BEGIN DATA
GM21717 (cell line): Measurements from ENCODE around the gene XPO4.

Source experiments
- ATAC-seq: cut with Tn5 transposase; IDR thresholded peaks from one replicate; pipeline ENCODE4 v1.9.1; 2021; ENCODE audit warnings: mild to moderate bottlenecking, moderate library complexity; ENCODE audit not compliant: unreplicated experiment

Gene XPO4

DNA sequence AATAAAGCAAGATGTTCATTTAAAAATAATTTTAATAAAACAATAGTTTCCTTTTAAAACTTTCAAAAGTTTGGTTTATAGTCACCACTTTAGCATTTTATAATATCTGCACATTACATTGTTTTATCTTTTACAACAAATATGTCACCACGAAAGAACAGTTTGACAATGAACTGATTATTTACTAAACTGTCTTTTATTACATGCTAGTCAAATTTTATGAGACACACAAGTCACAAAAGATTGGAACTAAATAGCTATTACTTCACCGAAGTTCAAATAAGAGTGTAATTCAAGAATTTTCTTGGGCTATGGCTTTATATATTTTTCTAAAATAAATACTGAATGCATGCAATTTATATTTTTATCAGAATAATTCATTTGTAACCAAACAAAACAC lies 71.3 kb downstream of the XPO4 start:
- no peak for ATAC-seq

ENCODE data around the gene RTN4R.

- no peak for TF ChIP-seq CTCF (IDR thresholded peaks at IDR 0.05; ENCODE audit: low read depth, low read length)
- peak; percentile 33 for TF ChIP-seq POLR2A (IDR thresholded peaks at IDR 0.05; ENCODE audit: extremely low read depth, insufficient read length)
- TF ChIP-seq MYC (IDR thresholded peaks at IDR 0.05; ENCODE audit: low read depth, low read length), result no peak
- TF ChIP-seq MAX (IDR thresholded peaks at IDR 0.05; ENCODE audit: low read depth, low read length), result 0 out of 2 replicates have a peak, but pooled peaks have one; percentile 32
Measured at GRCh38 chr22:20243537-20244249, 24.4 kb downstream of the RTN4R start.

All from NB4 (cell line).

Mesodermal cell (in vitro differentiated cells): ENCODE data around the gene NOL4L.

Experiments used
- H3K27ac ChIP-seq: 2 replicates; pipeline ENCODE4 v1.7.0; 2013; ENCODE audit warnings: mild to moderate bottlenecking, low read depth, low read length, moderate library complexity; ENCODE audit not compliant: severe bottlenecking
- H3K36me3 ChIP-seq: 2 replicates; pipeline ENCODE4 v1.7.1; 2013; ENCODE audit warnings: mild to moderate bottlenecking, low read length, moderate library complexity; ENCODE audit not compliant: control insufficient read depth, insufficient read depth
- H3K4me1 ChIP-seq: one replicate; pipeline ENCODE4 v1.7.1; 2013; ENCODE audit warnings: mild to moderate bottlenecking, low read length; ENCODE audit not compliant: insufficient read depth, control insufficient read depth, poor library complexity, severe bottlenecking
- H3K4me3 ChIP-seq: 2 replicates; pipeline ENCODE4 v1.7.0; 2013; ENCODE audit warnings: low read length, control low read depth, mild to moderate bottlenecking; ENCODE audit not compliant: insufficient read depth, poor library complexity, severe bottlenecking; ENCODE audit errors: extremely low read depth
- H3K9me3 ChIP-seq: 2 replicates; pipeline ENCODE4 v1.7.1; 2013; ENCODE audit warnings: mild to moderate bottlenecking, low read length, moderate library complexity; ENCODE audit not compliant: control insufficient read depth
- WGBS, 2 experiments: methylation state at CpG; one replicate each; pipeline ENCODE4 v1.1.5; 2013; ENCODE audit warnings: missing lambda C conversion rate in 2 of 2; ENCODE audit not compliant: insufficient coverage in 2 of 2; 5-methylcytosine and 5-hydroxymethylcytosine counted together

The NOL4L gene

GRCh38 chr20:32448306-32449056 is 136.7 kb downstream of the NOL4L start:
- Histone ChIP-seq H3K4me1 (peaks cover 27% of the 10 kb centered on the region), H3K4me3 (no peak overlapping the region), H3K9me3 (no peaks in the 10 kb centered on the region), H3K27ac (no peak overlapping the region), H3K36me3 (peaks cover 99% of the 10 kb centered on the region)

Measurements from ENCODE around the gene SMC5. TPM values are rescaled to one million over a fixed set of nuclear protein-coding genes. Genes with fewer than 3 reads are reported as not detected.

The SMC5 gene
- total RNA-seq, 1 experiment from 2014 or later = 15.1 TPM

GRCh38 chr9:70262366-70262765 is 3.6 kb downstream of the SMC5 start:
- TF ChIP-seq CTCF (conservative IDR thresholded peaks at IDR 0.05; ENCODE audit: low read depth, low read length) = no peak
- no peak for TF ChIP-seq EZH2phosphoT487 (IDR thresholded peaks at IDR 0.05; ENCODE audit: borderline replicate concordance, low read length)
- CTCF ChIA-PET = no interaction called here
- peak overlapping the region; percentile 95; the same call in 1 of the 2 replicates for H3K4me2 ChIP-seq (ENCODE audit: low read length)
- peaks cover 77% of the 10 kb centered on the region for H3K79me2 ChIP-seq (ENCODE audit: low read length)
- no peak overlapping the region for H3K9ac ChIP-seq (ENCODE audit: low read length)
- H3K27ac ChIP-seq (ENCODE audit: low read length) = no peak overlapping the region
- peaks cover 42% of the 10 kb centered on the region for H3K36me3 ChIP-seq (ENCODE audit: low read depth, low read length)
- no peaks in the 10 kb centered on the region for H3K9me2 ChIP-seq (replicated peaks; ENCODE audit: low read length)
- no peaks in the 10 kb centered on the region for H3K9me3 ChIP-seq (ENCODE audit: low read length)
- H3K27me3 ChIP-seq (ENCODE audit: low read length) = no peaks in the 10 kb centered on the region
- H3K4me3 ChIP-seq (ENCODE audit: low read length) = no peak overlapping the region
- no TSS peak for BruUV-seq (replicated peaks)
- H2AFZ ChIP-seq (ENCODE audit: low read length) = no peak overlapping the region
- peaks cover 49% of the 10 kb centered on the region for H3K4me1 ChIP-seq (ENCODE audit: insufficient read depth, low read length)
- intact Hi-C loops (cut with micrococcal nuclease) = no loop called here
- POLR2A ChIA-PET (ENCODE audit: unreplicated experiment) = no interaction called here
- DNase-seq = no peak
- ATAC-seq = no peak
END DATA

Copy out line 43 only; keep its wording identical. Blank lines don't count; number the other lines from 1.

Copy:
- peaks cover 49% of the 10 kb centered on the region for H3K4me1 ChIP-seq (ENCODE audit: insufficient read depth, low read length)